"I objected to the way that was written," Stauffer tells me. "The children did enter my mind. Was I thinking in a deadly force mode? No."

Stauffer points out that the chase was over before the box-in was used. And, as was reported at the time, the children were not injured during the chase or the crash.

Stauffer says he would handle the situation exactly the same way if he had to do it again.

"I knew that there was going to be some question about what I did do," he tells me. "I went by what I knew and what my experience was . . . I was doing a worst-case scenario kind of thing with this situation.

"I'd much rather get a letter of reprimand for a policy violation than have to live with the fact that I let three kids get killed by somebody who I thought might have been unbalanced."

I can appreciate that there are judgment calls in police work, as well as in politics. Whatever you conclude about Stauffer's judgment from the 2011 incident, no one was hurt because of it.

But will that be the case when it comes to his decision to double-down on a candidacy that lacks significant financial or volunteer support?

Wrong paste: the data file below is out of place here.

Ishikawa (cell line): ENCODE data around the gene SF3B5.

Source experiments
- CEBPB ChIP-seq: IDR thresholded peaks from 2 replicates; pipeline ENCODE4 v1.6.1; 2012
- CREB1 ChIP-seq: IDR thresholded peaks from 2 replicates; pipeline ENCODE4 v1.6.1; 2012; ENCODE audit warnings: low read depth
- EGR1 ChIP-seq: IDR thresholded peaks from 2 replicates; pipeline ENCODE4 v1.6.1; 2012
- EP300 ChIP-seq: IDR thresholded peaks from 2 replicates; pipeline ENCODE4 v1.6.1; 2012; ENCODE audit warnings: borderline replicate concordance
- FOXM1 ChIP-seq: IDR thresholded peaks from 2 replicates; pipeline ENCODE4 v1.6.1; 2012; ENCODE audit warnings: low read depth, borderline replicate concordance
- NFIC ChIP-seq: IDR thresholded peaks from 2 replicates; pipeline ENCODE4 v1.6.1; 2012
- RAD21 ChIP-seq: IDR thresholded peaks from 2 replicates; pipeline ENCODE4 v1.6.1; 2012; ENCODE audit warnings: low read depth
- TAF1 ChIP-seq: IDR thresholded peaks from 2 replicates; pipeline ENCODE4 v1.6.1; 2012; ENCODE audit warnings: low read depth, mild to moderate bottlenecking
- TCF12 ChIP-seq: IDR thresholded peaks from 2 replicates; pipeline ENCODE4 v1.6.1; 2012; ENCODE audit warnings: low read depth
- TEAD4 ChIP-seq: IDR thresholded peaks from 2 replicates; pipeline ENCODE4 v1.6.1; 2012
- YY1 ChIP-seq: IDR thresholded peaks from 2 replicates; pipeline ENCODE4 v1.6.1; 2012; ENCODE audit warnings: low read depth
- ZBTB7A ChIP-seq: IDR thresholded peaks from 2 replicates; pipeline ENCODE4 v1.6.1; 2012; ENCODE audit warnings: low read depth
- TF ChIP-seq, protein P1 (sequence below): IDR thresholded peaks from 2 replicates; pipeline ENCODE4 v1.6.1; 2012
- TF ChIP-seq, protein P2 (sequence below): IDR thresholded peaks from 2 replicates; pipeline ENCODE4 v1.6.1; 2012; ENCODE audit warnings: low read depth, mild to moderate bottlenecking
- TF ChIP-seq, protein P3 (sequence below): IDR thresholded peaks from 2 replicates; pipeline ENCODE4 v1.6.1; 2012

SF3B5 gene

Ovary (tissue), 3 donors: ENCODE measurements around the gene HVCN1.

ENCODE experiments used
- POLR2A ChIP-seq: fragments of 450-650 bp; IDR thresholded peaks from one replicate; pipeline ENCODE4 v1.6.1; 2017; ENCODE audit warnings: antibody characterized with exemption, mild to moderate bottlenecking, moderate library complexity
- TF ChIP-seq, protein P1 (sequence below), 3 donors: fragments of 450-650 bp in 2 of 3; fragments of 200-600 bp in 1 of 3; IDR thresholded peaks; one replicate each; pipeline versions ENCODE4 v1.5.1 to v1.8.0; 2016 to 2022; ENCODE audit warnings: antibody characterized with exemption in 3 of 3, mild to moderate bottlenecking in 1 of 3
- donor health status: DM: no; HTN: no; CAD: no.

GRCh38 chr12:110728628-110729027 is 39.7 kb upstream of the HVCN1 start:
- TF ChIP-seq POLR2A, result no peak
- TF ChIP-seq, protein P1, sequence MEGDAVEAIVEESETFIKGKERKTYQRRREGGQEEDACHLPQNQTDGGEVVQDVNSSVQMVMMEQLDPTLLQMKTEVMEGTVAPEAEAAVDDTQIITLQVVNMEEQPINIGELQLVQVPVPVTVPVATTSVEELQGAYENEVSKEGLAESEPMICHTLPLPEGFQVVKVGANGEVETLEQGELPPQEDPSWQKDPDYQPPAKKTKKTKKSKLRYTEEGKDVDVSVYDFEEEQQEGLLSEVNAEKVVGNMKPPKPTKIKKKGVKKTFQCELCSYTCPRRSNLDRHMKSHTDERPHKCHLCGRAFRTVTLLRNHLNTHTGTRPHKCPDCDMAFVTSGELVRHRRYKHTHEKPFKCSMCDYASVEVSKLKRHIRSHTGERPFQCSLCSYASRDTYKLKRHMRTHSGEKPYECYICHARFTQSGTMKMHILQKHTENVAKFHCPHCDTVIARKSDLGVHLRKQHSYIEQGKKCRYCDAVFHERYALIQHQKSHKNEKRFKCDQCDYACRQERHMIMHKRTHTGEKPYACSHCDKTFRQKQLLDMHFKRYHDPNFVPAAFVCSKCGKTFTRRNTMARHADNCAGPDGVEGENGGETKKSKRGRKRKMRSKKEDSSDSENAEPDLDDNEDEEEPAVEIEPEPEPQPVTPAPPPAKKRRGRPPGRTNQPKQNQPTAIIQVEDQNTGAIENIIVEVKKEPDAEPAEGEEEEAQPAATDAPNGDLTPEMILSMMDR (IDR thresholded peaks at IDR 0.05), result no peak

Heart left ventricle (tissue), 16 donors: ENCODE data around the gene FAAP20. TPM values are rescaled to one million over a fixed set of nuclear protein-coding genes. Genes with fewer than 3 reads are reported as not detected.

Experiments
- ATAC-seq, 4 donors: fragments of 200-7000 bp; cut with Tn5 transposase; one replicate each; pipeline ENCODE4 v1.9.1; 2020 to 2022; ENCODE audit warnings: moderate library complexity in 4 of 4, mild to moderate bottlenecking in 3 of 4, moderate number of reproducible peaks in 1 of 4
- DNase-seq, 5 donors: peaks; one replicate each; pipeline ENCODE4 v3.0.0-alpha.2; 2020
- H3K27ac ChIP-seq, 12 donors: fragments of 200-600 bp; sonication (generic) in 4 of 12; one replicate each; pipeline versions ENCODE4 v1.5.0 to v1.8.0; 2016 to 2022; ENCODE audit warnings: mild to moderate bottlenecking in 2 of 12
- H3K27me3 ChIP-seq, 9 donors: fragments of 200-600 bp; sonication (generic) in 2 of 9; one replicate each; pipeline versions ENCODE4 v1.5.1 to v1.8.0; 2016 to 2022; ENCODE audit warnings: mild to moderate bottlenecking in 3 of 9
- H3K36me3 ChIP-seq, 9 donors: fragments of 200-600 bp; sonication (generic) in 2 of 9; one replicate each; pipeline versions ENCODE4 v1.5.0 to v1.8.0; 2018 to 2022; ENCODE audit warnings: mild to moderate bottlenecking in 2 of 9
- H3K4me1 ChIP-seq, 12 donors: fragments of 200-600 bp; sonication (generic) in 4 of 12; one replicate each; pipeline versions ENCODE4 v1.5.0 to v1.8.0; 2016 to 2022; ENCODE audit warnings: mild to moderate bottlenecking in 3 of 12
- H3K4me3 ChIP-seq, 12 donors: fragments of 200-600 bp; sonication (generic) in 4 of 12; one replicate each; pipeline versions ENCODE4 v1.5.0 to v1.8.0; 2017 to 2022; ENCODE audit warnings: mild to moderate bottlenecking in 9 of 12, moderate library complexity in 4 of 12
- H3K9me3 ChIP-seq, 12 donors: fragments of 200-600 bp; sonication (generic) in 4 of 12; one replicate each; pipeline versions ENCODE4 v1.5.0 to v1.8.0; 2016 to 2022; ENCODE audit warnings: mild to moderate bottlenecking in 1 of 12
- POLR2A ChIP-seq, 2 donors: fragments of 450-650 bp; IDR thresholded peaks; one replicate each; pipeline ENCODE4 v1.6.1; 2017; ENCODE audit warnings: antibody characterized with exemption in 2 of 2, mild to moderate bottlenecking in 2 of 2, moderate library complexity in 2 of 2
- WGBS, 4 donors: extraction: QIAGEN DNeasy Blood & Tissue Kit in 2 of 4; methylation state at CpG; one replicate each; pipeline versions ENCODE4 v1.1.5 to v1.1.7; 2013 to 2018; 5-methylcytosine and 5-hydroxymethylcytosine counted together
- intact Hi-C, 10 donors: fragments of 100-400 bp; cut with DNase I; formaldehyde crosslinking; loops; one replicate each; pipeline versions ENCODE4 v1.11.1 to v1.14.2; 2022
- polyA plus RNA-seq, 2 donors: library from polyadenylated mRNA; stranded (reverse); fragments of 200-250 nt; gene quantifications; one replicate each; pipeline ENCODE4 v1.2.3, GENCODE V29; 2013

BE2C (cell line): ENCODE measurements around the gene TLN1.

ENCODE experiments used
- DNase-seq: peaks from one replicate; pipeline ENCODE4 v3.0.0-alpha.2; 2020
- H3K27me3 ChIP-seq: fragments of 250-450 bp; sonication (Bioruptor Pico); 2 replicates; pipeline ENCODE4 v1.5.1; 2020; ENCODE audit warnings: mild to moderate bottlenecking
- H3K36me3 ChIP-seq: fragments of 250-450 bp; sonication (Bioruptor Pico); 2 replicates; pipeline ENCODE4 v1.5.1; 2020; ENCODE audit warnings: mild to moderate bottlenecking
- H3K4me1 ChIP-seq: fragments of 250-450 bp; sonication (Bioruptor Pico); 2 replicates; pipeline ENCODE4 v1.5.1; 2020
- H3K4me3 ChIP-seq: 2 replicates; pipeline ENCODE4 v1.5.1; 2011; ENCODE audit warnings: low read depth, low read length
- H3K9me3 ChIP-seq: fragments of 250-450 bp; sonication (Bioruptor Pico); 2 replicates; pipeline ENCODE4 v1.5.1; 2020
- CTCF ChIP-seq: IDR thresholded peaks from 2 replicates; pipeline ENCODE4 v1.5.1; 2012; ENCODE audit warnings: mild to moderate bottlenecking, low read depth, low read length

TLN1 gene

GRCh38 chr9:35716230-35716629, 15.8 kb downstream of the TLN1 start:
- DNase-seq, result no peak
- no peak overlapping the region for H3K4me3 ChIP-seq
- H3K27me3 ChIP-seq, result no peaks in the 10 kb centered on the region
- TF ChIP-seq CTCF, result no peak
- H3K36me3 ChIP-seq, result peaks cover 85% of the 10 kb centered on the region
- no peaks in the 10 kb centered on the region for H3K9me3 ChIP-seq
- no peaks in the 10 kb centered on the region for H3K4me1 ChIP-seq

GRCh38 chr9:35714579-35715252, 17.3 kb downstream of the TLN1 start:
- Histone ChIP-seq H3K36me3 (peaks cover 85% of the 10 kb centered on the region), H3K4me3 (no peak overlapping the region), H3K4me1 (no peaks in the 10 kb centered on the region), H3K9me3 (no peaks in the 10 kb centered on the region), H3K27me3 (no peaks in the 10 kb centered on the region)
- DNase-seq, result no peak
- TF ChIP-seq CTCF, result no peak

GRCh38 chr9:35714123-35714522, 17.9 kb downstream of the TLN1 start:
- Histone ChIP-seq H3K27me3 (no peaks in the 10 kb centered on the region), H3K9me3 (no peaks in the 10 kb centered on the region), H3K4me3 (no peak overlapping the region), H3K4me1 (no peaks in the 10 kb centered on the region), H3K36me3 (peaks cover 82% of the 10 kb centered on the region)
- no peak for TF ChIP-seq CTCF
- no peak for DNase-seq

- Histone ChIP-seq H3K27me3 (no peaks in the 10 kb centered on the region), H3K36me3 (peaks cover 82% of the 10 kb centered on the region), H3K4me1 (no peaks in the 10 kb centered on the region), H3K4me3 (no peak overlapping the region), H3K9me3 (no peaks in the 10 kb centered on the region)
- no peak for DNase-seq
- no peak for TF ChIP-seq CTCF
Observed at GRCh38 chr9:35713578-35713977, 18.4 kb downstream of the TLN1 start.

Stauffer would have us believe that he can best Arpaio in a three-man race by using social and earned media.

Penzone's camp argues that it can prevail over Joe, despite Stauffer's commitment to stay in the race. That's assuming Penzone gets past his self-funding primary rival, John Rowan.

Can Joe be beaten? Sure. In 2008, Dan Saban, running as a Democrat, scored 42 percent of the final tally, with more than a half-million votes to his name.

Keep in mind that Saban's campaign was hobbled by a lack of money, Arpaio's smear tactics, and a Democratic Party that abandoned Saban after persuading him to jump sides and leave the GOP to Joe.

Even with all his dough, the sheriff's more vulnerable this year than he was in 2008. Mano-a-mano, a solid candidate could smoke him.

What we don't know now is whether Stauffer's third-wheel candidacy will be the deciding factor in the sheriff's race. After all, a Libertarian ran for sheriff in 2008, but pulled a little more than 35,000 votes, not enough to have made up the difference between Saban and Arpaio.

If Stauffer's effect on the race is negligible, the negative results are Stauffer's alone to shoulder (i.e., his early retirement and a wad of cash blown on a vanity campaign).

But if the votes Stauffer pulls could have helped Penzone top Arpaio, Stauffer will get the blame, and we'll get another four years of brutality, incompetence, and abuse of power.

Which hardly seems fair. Unless, of course, you're Joe.